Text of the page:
There are a number of topics and themes that I plan to write about on this platform Among them, are travel, the outdoors, off-grid living, addiction, love, life, and caring for an aging loved one who is dealing with diminishing cognitive abilities - specifically, my mother.
This first post about Mom is intended to provide a little background about her and her story, as well as our journey together as mother and son. The “mom” essays after this will run the gamut from humorous to poignant. But I feel like a quick summary from the beginning is an excellent place to start. So…
My mother had me just after her 17th birthday. My biological father had a difficult time not physically abusing crying babies and was out of the picture forever a few months after I was born. When I was less than a year old, she would meet and eventually marry a wonderful but often tortured man who suffered from PTSD caused by his service in Vietnam. He was prone to prolonged bouts of substance abuse throughout his life but was, by and large, a tremendous father to me and my two half-sisters and a caring husband.
Mom and I had a special relationship, as is often the case with first-born sons. But due to her age and other factors, for my entire upbringing, our relationship felt like a hybrid of mother/son, older sister/younger brother, and best friends. Despite her own incredibly traumatic childhood, she was an excellent mother.
When I turned 18 I joined the USAF. Shortly thereafter, things between my mother and step-father went off the rails in spectacular fashion. He had started drinking again and she joined him. I wasn’t around for this chapter but my poor sisters were and to hear them tell it, things got pretty ugly before mom and dad finally called it quits. My mother suffered a significant mental break and would eventually move to the southeast part of the country with a new boyfriend. Our relationship struggled mightily until, right or wrong, out of self-preservation I broke off all contact.
A number of years went by before her relationship with that particular male suitor ran its course. She then moved to the Oregon Coast with a friend of hers. I was living in Portland, Oregon at the time and was married with a stepdaughter. So I started up a trepidatious relationship with her that was cordial, infrequent, and strained. She no longer resembled the woman who was my mother, more so mentally and emotionally, but physically as well. She had always smoked, but was now a chain smoker of the highest order, on disability for a myriad of reasons, and was on a laundry list of pharmaceuticals including narcotic painkillers. She was medicated to the fringes of functionality and could be very difficult to be around.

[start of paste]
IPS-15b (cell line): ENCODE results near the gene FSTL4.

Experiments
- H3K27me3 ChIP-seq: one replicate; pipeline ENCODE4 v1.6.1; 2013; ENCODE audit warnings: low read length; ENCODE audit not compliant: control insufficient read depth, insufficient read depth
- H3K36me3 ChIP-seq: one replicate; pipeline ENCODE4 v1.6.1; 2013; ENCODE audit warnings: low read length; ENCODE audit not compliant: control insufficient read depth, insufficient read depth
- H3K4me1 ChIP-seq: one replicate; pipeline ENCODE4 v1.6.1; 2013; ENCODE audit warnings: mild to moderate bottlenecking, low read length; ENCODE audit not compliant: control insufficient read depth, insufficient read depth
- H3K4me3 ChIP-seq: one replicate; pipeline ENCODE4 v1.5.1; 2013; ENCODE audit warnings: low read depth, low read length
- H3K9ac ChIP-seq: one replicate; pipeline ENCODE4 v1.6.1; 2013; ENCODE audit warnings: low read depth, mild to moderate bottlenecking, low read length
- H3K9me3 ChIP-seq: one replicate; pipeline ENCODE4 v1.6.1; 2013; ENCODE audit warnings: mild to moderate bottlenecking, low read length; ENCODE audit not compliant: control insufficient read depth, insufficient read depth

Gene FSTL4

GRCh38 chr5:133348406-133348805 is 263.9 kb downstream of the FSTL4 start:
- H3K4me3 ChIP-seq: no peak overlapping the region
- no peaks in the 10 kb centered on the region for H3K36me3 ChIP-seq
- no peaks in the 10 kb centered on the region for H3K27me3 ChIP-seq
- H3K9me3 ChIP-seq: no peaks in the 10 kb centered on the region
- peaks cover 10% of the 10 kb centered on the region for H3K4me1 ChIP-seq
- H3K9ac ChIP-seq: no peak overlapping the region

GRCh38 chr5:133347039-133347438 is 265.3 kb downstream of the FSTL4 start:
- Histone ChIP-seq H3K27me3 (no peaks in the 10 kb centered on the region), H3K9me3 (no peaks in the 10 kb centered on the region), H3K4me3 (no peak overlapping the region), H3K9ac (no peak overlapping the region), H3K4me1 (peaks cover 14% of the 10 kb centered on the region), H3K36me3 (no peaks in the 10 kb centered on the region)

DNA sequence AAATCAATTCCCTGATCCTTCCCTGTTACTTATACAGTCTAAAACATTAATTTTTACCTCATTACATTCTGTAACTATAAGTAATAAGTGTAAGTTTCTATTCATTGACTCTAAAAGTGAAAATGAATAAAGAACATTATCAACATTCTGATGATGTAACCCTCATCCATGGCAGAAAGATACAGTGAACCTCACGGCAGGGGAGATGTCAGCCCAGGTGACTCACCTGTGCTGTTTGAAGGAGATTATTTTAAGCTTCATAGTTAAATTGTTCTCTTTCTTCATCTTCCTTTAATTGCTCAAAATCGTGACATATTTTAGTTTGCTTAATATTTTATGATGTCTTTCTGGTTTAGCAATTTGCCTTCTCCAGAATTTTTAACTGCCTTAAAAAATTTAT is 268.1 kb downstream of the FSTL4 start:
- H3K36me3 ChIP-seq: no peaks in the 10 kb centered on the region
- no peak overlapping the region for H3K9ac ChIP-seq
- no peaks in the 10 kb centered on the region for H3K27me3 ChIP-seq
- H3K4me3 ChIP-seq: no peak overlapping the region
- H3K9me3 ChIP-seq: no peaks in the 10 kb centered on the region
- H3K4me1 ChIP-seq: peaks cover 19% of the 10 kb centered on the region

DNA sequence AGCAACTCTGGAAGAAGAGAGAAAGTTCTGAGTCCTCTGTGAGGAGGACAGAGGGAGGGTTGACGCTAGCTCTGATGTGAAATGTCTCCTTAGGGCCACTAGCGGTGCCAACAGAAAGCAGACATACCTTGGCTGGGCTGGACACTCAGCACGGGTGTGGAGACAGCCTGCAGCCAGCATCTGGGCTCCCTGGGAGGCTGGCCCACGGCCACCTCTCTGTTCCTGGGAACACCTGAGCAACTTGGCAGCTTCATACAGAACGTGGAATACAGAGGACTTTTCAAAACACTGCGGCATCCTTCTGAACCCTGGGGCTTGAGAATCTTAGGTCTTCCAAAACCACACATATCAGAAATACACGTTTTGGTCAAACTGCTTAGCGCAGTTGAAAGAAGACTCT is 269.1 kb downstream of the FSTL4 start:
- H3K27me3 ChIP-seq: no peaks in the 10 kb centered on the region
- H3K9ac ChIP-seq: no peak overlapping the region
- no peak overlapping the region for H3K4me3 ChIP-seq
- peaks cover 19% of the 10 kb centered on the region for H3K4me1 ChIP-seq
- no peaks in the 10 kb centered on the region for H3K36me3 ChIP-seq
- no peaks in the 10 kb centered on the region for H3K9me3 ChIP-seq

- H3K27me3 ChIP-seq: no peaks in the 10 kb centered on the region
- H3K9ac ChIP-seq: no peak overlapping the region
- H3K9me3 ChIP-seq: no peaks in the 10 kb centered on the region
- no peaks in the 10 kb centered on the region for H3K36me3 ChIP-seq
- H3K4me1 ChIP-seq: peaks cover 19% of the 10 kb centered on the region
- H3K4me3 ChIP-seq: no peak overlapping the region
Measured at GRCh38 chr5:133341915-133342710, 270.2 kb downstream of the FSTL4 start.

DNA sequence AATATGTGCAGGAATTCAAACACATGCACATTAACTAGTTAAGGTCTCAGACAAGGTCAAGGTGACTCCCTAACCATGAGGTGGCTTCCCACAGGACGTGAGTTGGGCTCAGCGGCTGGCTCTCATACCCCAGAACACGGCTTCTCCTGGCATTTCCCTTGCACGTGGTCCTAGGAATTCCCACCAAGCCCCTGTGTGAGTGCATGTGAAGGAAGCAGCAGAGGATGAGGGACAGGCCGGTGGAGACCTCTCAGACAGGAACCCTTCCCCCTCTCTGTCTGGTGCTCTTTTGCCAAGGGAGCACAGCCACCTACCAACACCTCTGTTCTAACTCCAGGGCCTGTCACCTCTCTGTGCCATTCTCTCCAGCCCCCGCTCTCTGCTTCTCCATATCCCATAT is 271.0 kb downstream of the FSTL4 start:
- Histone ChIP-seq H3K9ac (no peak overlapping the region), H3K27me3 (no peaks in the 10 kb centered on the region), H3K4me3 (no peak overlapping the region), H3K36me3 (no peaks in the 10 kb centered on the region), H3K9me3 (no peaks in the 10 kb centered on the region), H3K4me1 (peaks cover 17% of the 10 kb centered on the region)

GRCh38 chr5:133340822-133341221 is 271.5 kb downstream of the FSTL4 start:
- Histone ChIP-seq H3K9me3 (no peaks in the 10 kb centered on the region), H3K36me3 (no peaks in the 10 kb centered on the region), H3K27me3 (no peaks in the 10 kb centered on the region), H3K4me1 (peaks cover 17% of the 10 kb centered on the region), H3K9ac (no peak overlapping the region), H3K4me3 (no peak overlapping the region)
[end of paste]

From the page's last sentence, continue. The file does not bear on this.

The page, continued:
When the relationship with her friend soured, she moved around a couple of times before landing in a suburb of Portland where she and my grandmother would live together. These were some dark times for mom. My grandmother had been emotionally and physically abusive towards my mother her whole life, and nothing changed once they got the band back together. On top of that, grams was absolutely out of her fucking gourd.
When my grandmother passed away, mom went about the business of reclaiming her life in a way that bordered on superhuman, especially given her age and track record up to that point. It took years, but she weaned herself off of painkillers and cigarettes. Greatly improved her diet, losing over 100 pounds, and became a walking/hiking enthusiast. She was beginning to show some signs of cognitive decline, but she was once again recognizable as my mother. Just in a delightfully doddering new package with little in the way of fucks left to give. We began to spend more and more quality time together. She loved and adored Kara and vice versa. Kara was so impressed with my mother’s turnaround that she regularly called it the greatest comeback story of all time.
After the fire, I immediately moved in with my mother into her one-bedroom apartment. Despite the Phoenix-like rebirth of our relationship, it wasn’t ideal. But our initial “for the indefinite future” plan seemed legit at the time. Mom had a number of different caregivers that came by more days than not to help her out with things like cleaning the house, and since she no longer drives, take her to the store, the park, or doctor appointments.
So the plan was to move into a two-bedroom apartment and become a part-time caregiver. I would essentially be paid to take her hiking - our favorite thing to do together, and whatever other outings she wanted to partake in. And since her caregiver schedule was so flexible, I could still travel for work whenever, have a place to technically call home, and pick up hours whenever I was actually there.
The problem was that the waitlist for a 1st-floor two-bedroom apartment was a year-long at that point. That was a blessing in disguise, however. I had secured temporary accommodations in a peaceful town on the coast where I lived most of the time. And I would drive over to spend a day or two with mom as my schedule allowed. In addition to all of the other benefits I enjoyed from being on the coast, it would be a much smoother transition for me after four years up in the woods, to come back to a quiet coastal town as opposed to a large, bustling suburban apartment mega-complex.
But it soon became apparent that I was not reintegrating into society the way I had hoped for. It was constant sensory overload every time I returned to the city and it made me anxious, uncomfortable, and more miserable than I already was. On top of that, we were beginning to climb each other's nerves from time to time. So in the end, I found a more permanent living situation on the coast. Journeying back to her place once a week to provide Sunday afternoon/Monday morning caregiver shifts, and then head back home to the coast. Onward.